The biological underpinnings of homeostatic sleep regulation are an important aspect of sleep research given the relevance of sleep deprivation (SD) to human health, well-being, and cognitive performance. More and more people either are forced to, due to vocational demands, or by choice, stay awake for long periods or at biologically non-optimal times of the day. Moreover, sleep loss-associated cognitive impairments are often observed in conditions such as depressive disorders, post-traumatic stress disorder, Alzheimer's and Parkinson's diseases. Central mechanisms that mediate the effects of SD causing attention and cognitive impairment as well as induction of homeostatic sleep response are critical to be understood to design treatment paradigms for alleviate such deleterious effects of sleep loss, and is close to the NIMH mission. One of the brain regions, the basal forebrain (BF), in addition to its important role in promoting wakefulness, is also recognized for its role i homeostatic sleep regulation as well as in attention and cognition. The BF consists of a variety of neurons that utilize acetylcholine or GABA or glutamate. The complexity of the neuronal composition in BF has long prevented a clear understanding of the causal role of each neuronal subtype on extracellular neurochemical alterations and modulation of cortical activity that underlies increased sleepiness and reduced alertness following prolonged neuronal activation during SD. Recent studies demonstrated that both cholinergic and parvalbumin (PARV) expressing GABAergic (PARV-pos GABA) neurons are active during wakefulness and are capable of modulating cortical activation. However, their distinct roles in sleep homeostasis are not clear. While neurotoxic lesions of cholinergic and GABAergic neurons have underlined the importance of these neurons in wakefulness and homeostatic sleep response, a direct cause and effect evaluation is best studied by selective manipulation of each neurotransmitter-specific neuronal cell types. The overall goals of this application is to discern the differences in the functional role of cholinergic and PARV-pos GABAergic neuronal activation in homeostatic sleep regulation. Using the state-of-the-art optogenetic technology to selectively manipulate the activities of cholinergic and PARV-GABA neurons combined with simultaneous polysomnographic recordings to monitor changes in cortical EEG and in vivo microdialysis for measuring extracellular neurochemical changes we will test the following model: Prolonged SD->BF cholinergic neuronal activation->increase extracellular NO and adenosine->inhibition of wake active cholinergic and non-cholinergic neurons->increased sleepiness. Successful completion of these exploratory studies will (1) validate a novel combinatorial method of performing optogenetics with in vivo microdialysis, (2) extend our understanding of the causal role of specific BF neuronal subtypes in modulating cortical EEG and homeostatic sleep response.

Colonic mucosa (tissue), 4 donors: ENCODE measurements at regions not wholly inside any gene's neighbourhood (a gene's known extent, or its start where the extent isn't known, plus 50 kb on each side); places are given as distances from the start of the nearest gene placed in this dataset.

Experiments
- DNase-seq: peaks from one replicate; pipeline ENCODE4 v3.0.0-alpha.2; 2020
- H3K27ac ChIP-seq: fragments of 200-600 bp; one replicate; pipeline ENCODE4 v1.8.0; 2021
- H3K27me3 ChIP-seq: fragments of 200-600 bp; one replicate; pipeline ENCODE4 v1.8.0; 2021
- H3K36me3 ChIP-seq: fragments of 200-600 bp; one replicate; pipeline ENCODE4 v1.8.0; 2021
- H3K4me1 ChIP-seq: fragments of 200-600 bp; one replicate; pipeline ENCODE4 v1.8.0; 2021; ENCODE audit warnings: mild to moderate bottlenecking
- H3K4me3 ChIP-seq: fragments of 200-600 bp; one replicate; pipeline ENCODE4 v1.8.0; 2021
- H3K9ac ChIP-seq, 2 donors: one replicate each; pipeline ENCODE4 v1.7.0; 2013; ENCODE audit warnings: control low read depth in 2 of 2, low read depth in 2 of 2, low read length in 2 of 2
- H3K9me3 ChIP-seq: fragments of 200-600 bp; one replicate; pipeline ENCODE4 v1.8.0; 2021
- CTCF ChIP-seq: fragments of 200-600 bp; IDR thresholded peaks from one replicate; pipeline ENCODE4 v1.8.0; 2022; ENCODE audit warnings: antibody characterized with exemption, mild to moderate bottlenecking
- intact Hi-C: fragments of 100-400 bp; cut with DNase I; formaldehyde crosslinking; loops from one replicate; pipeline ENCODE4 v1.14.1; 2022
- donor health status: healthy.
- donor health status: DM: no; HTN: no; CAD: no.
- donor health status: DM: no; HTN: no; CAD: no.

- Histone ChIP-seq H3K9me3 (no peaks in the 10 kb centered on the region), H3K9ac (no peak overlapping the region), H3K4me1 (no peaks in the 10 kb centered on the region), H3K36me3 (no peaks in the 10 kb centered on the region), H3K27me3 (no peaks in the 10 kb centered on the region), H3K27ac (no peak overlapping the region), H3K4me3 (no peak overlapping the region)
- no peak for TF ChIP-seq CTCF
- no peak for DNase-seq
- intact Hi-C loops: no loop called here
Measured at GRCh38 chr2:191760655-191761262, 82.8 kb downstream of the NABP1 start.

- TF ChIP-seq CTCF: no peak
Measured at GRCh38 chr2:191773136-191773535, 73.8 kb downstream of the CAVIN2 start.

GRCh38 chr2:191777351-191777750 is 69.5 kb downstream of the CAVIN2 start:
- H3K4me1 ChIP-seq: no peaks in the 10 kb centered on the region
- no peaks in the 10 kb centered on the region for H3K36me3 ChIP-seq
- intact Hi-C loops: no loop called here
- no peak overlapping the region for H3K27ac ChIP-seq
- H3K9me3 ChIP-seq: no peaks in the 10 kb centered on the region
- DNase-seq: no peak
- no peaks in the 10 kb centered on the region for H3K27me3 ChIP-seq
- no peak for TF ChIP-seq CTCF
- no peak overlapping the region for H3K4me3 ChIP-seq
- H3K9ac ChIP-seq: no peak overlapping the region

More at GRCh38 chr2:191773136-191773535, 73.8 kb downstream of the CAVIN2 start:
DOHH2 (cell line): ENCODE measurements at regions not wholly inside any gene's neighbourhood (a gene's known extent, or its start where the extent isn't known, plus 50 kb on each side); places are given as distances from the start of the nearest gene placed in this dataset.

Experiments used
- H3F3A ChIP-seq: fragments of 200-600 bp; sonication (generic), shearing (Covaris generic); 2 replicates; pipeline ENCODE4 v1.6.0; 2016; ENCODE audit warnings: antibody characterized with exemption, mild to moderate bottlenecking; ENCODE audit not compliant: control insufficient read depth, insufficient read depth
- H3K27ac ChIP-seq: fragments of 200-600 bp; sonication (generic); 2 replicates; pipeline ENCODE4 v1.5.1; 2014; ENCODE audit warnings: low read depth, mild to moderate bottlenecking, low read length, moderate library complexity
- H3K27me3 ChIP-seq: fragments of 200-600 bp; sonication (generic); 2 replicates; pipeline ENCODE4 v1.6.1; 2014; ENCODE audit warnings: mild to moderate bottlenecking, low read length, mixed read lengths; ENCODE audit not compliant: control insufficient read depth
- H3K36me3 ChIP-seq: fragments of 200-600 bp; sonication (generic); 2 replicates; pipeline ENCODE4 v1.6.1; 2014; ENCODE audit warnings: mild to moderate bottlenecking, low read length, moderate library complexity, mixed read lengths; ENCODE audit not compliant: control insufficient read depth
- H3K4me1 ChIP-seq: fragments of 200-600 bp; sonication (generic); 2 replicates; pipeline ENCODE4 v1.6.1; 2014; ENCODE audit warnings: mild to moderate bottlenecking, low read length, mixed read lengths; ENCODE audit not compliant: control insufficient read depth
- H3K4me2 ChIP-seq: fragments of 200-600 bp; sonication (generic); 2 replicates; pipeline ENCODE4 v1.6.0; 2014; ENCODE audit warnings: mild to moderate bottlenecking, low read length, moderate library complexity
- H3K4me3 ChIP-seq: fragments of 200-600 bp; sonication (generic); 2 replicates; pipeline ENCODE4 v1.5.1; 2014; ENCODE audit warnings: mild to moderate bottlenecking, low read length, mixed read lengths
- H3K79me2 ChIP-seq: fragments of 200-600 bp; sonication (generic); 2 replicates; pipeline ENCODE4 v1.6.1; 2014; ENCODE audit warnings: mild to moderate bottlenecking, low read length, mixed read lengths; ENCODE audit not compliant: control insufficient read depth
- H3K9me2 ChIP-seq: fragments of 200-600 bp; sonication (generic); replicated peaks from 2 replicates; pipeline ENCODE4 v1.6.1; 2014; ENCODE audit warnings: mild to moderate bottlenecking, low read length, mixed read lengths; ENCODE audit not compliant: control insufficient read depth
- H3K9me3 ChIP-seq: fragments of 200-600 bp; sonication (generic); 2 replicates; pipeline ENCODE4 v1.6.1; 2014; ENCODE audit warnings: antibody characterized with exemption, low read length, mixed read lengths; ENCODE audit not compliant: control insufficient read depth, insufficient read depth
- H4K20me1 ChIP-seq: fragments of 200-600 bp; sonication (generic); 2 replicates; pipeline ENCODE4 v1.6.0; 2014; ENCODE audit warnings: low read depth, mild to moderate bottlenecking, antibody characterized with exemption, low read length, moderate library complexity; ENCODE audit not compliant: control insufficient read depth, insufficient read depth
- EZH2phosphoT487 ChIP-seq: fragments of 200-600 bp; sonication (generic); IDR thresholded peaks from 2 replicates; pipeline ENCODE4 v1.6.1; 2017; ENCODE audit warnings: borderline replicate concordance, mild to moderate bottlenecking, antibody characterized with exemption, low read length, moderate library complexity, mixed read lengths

Public Health Relevance

Sleep deprivation is a wide spread problem with negative impacts on performance efficiency, health and cognition. The current application proposes to use in vivo microdialysis with the state-of-the-art method of optogenetics to selectively manipulate two major wake-active neuronal cell types to discern their role in modulating the homeostatic sleep factors that increase the propensity to sleep and decrease attention and cognition. Understanding the neuronal components involved in mediating neurochemical changes is important towards designing targeted treatment plans to counteract the effects of sleep deprivation.

National Institute of Health (NIH)
National Institute of Neurological Disorders and Stroke (NINDS)
Exploratory/Developmental Grants (R21)
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Neuroendocrinology, Neuroimmunology, Rhythms and Sleep Study Section (NNRS)
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Gnadt, James W
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Harvard University
Schools of Medicine
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